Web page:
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Doug Ayen

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Lathe work [Aug. 21st, 2007|08:39 pm]
Doug Ayen
Well, got something done today in the workshop, albeit minimal.

I'd cut down a dead Hickory tree earlier, and while weilding the chainsaw cut out a couple of nice pieces of crotch. While I haven't written much about it, I used to do a fair amount of lathe work, mostly making sawdust and toothpicks, but occasionally making something interesting.

So, I grabbed one of the crotch pieces and went to the bandsaw to trim it up. Since it had a fine-cut blade in it, and I wanted to rough cut the excess wood off for a better balance and to reduce the amount of work required, I changed to a larger blade. Or, rather, I tried to.

Now, one of the blade guides had broken earlier, and I'd fixd it by replacing the pot-metal (why are zinc alloys called pot metal, I'd think zinc would make a horrible pot) set screw holder for the upper blade guide with a bit of steel. So I shouldn't have been surprised and depressed when the pot-metal bracket that held the (cast iron) blade tensioning frob turns out to have sheared. I suppose I could fix it, but I'm thinking that there's enough broken bits on it (the aforementioned blade guide, one of the lower guides, and now the tensioning adjustment) that it's time to admit defeat and buy a new one.

Fortunately, I have other saws, and a couple of cuts later I had a semi-balanced and trimmed piee of stock. Into the lathe. Slow speed, a roughing gouge, and patience until the piece is rounded and smoothed. Then on with the power, higher speed, a bit more force on the gouge while I start to rough in the shape . . . and the tool rest breaks. To judge by the coarse grain, the lack of deformation, the dark grey color, and the sand inclusions, it must have been made from the lowest grade pig iron. When it snapped, at the tensioning nut that held it onto the bed, it of course got sucked into the work, jammed between the wood and the bed, and ripped the ~15 lb log off the spurs and into my stomach hard enough to knock me back several feet. Fortunately, I'm well padded and was wearing a leather apron, so I just have a bruise to remind me of a close call.

Please note that this piece broke, as near as I can tell, purely from the force I was exerting from using it as a fulcrum while turning wood. I wasn't leaning into it, so it couldn't have been a whole lot of force.

Again, do I replace the obviously too-cheap tool? A master craftsman doesn't blame his tools, but this is getting very frustrating. While I didn't buy the highest-end stuff when I bought the lathe and bandsaw, tey weren't the cheapest either (mid-list Grizzly both of them). I could fix the lathe pretty easily, since all I really need to do is make a new flat piece with a 3/8" slot in it for the bed attachment and a hole in one end for the rest -- but what is going to break on it next?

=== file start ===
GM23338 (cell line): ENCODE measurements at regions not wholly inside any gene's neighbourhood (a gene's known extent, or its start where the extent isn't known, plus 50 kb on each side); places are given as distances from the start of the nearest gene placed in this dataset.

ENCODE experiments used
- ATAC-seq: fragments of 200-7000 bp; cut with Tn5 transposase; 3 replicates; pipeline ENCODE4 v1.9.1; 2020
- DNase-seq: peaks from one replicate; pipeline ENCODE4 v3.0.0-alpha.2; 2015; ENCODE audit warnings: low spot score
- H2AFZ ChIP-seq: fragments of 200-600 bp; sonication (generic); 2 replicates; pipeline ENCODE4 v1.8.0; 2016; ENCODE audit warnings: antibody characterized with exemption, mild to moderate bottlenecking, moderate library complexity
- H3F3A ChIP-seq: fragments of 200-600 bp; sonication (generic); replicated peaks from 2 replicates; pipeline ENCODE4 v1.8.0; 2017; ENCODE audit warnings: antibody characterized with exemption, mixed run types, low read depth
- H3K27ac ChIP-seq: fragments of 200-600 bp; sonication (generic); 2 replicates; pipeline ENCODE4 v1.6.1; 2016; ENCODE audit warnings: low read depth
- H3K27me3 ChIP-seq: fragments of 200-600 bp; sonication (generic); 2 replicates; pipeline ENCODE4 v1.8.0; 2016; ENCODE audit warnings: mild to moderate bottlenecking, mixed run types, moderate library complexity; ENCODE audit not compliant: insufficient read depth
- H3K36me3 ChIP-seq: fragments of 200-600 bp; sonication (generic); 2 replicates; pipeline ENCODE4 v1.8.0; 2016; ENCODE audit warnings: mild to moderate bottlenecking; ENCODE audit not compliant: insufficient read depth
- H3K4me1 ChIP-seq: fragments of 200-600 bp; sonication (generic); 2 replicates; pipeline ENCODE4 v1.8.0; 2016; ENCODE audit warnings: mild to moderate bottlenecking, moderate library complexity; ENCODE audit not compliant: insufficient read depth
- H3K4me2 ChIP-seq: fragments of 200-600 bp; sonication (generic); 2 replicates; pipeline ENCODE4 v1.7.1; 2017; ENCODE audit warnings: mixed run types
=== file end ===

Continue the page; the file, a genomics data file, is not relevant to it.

What I'd realy like to do is go find some good used, but not too heavily used, industrial equipment. Something designed to be *used*, not just look pretty. Sadly, those few bits I've found have either been so heavily used as to be unusable, or priced far out of my hobbyist budget.


[User Picture]From: ramblingheritic
2007-08-22 02:01 am (UTC)

tried craigslist?

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[User Picture]From: gfish
2007-08-22 02:29 am (UTC)
I've always assumed 'pot metal' refered to its source, not its use. As in, it's whatever random low-temp alloy was in the pot on the stove when you did the casting.
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[User Picture]From: cz_unit
2007-08-22 02:56 am (UTC)
Hm. You might want to look for >30 year old tools. I have some drills from my grandfather that basically will drill post holes to the center of the earth if you leave the switch on.

Same with the hand tools. My guess is your stuff is made from China steel. These are the same people who made "steel" in the 50's by cooking down tableware in sand pots.

It hasn't gotten much better. But if you go back 30-40 years you should find tools with burned out brushes (which of course can be replaced) that are made out of real metal.

Sorry you got whacked; come to Burgerfest.

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[User Picture]From: cz_unit
2007-08-22 02:58 am (UTC)
PS: While a master craftsman doesn't blame his tools per se, it's a fact that crappy tools are not worth the time. I find this with socket wrenches; the Snap-on double-square ones will last forever; the cheap-o ones will snap and tear your arm.

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From: celtic_anya
2007-08-22 01:16 pm (UTC)
I knew I should have gotten that book about the medicinal uses of leeches. I'm kidding. I'm glad you're not hurt too badly.
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[User Picture]From: ceo
2007-08-22 02:07 pm (UTC)
First thing I'd do is talk to Grizzly. Their customer service is reputed to be pretty decent. Not least, they should know about failures like that for QA reasons.
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